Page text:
Assistant Professor of Operations,

Information, and Decisions
Wharton School, University of Pennsylvania

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Classes I'm currently teaching at Penn:


Information Strategy and Economics (OIDD469) (Spring)

This course is devoted to the study of the strategic use of information and the related role of information technology, and designed for students who want to manage and compete in technology-intensive businesses. The topics of the course vary year to year, but generally include current issues in selling digital products, intermediation and disintermediation, competing in online markets, emerging technologies, managing artificial intelligence and data science for business, and technology project management. Heavy emphasis is placed on utilizing information economics to analyze businesses in information-intensive industries. Technology skills are not required, although a background in information technology management, strategic management or managerial economics is helpful. The course is designed to complement OIDD 210, OIDD 215, OIDD 245, and OIDD 255X. (Course Syllabus)

Introduction to OIDD (OIDD101) (Spring)

OIDD 101 explores a variety of common quantitative modeling problems that arise frequently in business settings, and discusses how they can be formally modeled and solved with a combination of business insight and computer-based tools. The key topics covered include capacity management, service operations, inventory control, structured decision making, constrained optimization and simulation. This course teaches how to model complex business situations and how to master tools to improve business performance. The goal is to provide a set of foundational skills useful for future coursework at Wharton as well as providing an overview of problems and techniques that characterize disciplines that comprise Operations and Information Management. (Course Syllabus)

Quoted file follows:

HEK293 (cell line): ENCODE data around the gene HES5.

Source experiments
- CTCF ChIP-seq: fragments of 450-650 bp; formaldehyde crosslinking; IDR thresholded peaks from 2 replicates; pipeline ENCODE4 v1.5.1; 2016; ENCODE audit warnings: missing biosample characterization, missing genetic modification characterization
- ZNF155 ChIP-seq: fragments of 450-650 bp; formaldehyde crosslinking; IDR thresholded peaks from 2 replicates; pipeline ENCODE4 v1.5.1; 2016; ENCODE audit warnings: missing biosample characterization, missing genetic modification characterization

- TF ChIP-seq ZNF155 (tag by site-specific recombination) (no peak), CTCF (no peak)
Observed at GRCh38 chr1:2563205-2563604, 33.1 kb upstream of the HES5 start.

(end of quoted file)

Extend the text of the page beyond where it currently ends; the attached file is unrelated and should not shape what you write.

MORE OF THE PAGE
Information technology has transformed many industries, including media, financial services, and retailing, among others. These technologies have changed not only how we produce services (e.g., outsourcing and offshoring, and their newest extension, cloud computing) but what services we offer (virtual experiences, online advertising, long tail products and services, and social networking). The purpose of this course is to improve understanding of how information technologies enable transformation of business models within existing organizations as well as the development of completely new business models and new organizational forms. The course will serve as an introductory course on information technologies and will serve as a foundation on which students can explore more advanced technology concepts. Topics will vary year to year but include information goods economics, markets, platforms, auctions, AI and the Future of Work, cryptoeconomics, security and privacy, and digital competition.